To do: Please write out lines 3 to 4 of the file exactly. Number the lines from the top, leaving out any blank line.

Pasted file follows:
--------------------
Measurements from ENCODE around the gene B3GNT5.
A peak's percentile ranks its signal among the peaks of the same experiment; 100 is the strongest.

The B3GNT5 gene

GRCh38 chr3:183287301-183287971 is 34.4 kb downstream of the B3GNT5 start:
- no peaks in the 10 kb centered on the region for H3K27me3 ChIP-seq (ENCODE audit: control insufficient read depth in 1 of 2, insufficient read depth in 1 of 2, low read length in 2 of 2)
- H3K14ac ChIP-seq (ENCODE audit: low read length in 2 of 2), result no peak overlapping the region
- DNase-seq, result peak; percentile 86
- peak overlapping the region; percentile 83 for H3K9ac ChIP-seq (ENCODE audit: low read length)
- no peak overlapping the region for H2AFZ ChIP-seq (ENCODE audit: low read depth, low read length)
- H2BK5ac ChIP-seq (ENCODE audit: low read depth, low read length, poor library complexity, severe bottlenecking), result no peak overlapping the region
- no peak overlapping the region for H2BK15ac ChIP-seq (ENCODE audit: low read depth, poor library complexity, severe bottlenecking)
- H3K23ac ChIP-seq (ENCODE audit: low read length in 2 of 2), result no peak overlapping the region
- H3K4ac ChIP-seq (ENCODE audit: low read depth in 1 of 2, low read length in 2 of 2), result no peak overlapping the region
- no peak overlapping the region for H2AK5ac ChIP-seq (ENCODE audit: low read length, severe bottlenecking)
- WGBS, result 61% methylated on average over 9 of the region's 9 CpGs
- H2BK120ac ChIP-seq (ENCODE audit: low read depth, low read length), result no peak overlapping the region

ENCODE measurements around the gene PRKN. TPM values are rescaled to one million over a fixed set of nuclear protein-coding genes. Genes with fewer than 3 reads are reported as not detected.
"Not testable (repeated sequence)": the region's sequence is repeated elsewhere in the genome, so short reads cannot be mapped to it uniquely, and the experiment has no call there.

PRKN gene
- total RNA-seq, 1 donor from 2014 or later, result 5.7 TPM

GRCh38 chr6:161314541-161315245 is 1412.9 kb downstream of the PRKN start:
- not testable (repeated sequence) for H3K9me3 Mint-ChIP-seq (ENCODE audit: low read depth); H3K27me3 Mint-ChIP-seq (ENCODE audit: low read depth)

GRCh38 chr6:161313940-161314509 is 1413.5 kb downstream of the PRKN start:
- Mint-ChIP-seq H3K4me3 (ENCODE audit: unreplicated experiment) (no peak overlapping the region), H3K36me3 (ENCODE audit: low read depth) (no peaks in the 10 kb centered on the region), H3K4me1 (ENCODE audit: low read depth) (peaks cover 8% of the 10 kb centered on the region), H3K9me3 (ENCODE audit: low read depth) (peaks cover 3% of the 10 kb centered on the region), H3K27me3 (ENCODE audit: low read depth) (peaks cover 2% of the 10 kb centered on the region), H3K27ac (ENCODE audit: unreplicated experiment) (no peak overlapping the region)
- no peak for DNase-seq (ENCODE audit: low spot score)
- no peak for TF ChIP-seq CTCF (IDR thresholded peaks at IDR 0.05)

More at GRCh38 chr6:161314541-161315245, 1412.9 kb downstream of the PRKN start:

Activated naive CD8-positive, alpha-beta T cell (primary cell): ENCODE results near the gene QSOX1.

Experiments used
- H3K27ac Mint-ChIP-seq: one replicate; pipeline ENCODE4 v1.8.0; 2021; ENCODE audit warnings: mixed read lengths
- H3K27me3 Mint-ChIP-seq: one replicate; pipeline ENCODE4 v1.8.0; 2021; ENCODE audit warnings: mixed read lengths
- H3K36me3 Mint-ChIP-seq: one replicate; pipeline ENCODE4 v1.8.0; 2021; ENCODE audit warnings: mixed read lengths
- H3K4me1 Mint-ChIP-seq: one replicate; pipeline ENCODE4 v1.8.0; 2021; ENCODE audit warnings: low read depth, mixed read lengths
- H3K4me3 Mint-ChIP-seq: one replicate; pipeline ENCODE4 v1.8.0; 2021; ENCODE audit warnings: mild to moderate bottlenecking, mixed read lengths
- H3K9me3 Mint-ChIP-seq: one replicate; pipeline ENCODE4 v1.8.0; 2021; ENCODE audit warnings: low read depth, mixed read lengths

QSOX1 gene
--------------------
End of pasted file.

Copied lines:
The B3GNT5 gene

GRCh38 chr3:183287301-183287971 is 34.4 kb downstream of the B3GNT5 start: